Good morning, Quartz readers!
What to watch for today
The UN discusses a new marine-biodiversity treaty. Negotiations begin in New York over laws to govern bodies of water with no national jurisdiction—which account for more than half of the seas. The aim is to conclude the first global marine treaty since 1982’s UN Convention on the Law of the Sea.
Oculus Rift delivers its first virtual-reality headset to consumers.
It’s a day VR fans and gamers have been waiting for since the company launched its Kickstarter campaign in 2012. It also marks the
of VR headsets hitting the consumer market. CEO Palmer Luckey delivered the first unit himself a few days ago,
to do it.
US economic data. Growth in personal spending in February slowed, the Commerce Department is expected to say. The US will also release figures on pending home sales and the advanced-goods trade deficit.
Markets in Europe remain closed. But US exchanges are open and ready to go.
Over the weekend
Pakistan suffered a brutal terror attack. The death toll from the terrorist attack has risen to 70, including many children. A Taliban splinter group claimed responsibility for the explosion at Lahore’s Gulshan-i-Iqbal Park, a popular destination for families on Easter, saying the attack targeted celebrating Christians.
Syrian government forces pushed ISIL out of Palmyra. Coming with the aid of Russian air support, it was a setback for ISIL’s battle to control Syria and Iraq. The first images to come from the ancient city revealed the destruction ISIL brought during its 10-month occupation.
Israel’s Supreme Court has ruled against major offshore gas deal. The court struck down the deal because of a “stability clause” that would have prevented future governments from altering the deal between the government and a consortium, which included US firm Noble Energy, to develop Israel’s natural-gas fields. If developed, the country could become energy independent and a significant regional gas exporter.
Donald Trump said America hasn’t been great in 116 years… In an an extensive foreign-policy interview with The New York Times, the US presidential candidate gave his views on halting Saudi oil shipments, NATO (“it’s obsolete”), and Edward Snowden (“horrible”). No doubt in a gesture that was entirely unrelated, John Kerry said the presidential campaign was turning into a global “embarrassment.”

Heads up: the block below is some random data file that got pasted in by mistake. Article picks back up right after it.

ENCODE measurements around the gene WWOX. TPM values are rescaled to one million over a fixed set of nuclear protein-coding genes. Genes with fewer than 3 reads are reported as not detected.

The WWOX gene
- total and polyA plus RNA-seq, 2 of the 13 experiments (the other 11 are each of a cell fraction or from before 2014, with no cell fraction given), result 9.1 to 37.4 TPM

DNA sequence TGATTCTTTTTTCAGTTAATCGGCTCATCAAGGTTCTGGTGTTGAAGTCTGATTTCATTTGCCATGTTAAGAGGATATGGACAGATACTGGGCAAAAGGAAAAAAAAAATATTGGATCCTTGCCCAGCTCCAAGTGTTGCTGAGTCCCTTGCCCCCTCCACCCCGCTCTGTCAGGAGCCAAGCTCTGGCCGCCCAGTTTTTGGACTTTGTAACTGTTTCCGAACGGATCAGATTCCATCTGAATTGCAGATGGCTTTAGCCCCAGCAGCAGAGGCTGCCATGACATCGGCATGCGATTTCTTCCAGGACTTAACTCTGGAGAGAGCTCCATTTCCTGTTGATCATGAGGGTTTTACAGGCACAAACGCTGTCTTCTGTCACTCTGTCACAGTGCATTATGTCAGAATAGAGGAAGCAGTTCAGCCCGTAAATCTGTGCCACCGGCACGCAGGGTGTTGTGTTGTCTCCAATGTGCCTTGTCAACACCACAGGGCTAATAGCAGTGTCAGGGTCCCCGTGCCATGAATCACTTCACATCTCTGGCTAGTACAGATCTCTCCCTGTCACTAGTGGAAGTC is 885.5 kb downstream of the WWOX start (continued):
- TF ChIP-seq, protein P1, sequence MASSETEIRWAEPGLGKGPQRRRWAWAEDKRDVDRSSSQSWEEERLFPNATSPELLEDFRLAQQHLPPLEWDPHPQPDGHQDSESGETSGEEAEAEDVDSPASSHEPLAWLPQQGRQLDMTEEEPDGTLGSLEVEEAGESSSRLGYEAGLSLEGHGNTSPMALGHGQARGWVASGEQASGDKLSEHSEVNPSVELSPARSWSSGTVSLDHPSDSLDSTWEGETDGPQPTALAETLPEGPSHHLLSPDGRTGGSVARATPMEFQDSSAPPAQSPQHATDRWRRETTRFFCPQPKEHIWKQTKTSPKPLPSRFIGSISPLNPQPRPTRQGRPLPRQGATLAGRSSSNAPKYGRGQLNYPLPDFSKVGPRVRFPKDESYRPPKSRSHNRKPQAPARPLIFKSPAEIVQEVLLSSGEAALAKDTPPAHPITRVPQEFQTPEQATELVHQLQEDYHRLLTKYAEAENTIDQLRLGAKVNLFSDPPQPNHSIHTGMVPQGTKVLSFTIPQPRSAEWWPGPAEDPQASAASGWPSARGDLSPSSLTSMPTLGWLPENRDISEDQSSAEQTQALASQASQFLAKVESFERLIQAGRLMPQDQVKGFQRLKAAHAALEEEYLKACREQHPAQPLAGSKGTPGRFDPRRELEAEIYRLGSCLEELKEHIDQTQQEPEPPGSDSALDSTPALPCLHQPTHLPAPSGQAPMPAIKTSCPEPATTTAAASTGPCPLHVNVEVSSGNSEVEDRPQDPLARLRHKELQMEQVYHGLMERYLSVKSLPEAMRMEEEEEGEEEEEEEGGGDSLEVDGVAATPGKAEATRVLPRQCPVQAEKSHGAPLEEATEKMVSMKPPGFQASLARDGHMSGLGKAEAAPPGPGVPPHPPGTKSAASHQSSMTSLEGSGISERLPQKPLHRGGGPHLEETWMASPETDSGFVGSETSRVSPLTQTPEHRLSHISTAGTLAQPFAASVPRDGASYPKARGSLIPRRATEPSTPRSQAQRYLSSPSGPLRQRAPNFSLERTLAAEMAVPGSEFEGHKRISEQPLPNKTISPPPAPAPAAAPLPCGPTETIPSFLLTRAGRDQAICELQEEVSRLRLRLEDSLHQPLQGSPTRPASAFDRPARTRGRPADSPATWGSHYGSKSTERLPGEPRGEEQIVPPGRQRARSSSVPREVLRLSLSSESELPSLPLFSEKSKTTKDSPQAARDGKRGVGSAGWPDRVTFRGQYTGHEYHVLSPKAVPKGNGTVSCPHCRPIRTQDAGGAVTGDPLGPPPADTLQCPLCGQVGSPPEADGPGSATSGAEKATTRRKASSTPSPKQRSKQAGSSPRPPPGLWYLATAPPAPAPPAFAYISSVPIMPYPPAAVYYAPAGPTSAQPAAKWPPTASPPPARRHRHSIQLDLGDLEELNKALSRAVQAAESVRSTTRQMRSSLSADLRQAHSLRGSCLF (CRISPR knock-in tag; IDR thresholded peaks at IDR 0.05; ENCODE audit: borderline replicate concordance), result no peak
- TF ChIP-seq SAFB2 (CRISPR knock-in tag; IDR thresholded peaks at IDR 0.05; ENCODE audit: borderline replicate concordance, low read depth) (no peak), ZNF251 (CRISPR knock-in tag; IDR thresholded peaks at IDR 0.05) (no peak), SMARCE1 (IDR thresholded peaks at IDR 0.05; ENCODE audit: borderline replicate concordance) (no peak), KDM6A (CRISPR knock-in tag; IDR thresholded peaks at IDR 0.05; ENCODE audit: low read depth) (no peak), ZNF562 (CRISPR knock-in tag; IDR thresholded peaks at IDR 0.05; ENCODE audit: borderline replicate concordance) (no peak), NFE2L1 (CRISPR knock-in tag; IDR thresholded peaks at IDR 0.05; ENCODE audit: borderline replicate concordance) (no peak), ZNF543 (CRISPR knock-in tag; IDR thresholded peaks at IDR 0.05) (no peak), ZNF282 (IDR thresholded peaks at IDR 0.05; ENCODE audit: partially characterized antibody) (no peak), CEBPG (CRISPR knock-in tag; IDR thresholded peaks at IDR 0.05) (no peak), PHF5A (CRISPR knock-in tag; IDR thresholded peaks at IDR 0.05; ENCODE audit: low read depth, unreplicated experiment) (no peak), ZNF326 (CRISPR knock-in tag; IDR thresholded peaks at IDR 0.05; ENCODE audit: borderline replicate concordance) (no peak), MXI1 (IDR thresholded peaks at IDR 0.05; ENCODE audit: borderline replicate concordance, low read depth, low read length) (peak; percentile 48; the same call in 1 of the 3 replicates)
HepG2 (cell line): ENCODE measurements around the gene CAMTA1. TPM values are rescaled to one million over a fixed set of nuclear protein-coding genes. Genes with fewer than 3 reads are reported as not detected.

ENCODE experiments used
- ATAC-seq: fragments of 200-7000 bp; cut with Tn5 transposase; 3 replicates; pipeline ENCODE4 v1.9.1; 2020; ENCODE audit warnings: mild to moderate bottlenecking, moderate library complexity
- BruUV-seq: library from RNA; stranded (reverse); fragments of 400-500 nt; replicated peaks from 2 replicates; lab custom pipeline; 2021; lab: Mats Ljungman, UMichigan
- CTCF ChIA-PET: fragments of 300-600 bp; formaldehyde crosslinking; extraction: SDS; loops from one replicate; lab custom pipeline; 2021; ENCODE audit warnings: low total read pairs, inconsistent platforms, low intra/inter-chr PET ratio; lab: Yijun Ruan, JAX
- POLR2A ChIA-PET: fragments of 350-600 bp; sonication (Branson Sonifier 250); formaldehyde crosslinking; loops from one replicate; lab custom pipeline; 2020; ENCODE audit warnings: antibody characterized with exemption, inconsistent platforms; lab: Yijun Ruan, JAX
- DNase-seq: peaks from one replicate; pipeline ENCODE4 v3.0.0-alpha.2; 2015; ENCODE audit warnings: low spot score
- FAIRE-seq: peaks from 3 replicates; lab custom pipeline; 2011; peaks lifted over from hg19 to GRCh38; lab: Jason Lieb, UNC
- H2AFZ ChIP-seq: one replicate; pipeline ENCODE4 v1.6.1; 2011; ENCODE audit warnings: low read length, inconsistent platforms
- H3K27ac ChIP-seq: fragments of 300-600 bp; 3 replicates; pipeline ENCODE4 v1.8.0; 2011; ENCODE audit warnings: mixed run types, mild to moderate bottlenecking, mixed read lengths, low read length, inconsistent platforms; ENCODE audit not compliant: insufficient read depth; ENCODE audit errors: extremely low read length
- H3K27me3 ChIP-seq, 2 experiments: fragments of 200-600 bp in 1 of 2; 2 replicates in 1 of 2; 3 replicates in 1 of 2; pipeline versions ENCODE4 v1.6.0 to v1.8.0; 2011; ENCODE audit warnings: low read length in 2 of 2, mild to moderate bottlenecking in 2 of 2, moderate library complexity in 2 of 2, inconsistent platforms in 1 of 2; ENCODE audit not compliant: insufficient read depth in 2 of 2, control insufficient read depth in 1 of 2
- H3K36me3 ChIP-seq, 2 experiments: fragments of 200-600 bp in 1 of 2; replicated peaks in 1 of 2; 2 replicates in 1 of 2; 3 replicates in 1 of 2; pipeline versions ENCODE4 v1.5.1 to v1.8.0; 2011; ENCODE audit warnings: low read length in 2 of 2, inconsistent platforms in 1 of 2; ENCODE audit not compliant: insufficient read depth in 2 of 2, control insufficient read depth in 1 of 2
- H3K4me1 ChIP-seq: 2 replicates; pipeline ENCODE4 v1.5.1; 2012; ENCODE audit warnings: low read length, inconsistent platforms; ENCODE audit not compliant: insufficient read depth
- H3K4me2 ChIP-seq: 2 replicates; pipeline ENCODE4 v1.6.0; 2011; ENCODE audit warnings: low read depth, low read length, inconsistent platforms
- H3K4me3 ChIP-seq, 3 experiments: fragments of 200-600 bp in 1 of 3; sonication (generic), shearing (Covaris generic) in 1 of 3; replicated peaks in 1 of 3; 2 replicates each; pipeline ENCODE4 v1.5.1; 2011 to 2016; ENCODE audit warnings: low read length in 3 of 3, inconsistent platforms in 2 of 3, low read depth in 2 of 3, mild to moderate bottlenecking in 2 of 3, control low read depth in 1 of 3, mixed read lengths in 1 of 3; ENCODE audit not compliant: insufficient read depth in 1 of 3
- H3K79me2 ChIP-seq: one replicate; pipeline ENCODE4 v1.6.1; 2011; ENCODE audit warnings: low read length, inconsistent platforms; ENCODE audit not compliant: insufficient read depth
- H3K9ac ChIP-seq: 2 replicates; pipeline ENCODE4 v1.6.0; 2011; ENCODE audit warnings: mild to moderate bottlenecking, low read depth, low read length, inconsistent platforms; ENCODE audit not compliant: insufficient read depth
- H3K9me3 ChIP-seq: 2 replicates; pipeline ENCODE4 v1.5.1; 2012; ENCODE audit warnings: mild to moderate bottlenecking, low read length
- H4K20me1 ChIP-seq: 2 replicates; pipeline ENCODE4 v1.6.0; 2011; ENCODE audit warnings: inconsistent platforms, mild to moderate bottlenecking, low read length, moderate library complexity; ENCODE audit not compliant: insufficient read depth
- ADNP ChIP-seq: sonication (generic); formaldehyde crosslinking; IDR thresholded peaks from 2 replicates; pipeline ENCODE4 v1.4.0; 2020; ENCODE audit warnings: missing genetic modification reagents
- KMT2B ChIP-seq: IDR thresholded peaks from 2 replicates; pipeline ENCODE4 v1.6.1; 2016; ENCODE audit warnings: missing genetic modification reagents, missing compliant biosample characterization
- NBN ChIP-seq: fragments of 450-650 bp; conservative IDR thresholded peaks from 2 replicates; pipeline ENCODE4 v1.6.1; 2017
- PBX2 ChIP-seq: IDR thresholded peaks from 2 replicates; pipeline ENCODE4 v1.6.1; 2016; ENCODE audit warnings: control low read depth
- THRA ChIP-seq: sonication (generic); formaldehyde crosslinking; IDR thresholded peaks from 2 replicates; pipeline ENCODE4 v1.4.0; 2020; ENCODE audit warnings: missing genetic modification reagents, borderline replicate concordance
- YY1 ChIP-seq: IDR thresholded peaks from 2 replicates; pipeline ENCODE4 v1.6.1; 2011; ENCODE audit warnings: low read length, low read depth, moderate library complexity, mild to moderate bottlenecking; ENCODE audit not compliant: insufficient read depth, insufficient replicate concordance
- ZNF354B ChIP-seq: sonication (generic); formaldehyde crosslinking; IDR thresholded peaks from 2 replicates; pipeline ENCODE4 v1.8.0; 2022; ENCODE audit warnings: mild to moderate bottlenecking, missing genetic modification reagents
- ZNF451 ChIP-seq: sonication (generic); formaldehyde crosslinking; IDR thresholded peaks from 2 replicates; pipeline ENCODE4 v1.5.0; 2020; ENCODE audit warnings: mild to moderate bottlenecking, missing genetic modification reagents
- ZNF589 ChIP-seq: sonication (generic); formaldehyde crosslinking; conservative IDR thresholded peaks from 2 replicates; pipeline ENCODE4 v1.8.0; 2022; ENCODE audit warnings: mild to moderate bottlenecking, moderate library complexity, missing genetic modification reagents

…and Bernie Sanders kept his campaign alive. Bolstered by his three caucus victories on Saturday, the US senator said he wanted to debate Hillary Clinton in New York ahead of the April 19 Democratic primary there. Early polls show Clinton with a strong lead in the state.
Japan lost contact with its innovative new space satellite. The satellite, named “Hitomi” and launched on on Feb. 17, was equipped with X-ray telescopes to study black holes. Japan’s space agency announced that it lost touch with the satellite on March 26 and is working to recover it.
Quartz obsession interlude
Keith Collins on how one man broke the internet by deleting 11 lines of code. ”The story of how 28-year-old Azer Koçulu briefly broke the internet shows how writing software for the web has become dependent on a patchwork of code that itself relies on the benevolence of fellow programmers.” Read more here.
Matters of debate
Europe needs to grow up about intelligence and forge better links with Muslim communities. If Europe can’t fix itself, it risks being destroyed.
Why are Syrian militias backed by the US military fighting militias armed by US spies? Clashes among different US-backed groups underscore the challenges of intervening in Syria’s chaotic civil war.
Obama is the most merciless president in history by one measure. He’s granted the fewest pardons of any full-term president since John Adams, and it’s too late to show he’s committed to clemency now.
A woman lived in the Plaza for $500 a month for 35 years. The New York City luxury hotel once had monthly tenants and she ended up with a rent-controlled unit.
El Chapo’s chief money launderer hid at least $4 billion. Juan Manuel Alvarez Inzunza, also known as “King Midas,” was arrested while on holiday in Oaxaca.
Research suggests Saturn’s rings are younger than the dinosaurs. They look like they were formed just 100 million years ago.
Romania’s soccer team was used to promote math. They wore shirts with math problems instead of squad numbers before a friendly.
Shakespeare’s skull is not with the rest of his skeleton. Radar scans of his grave suggest the playwright’s head was stolen several centuries ago.
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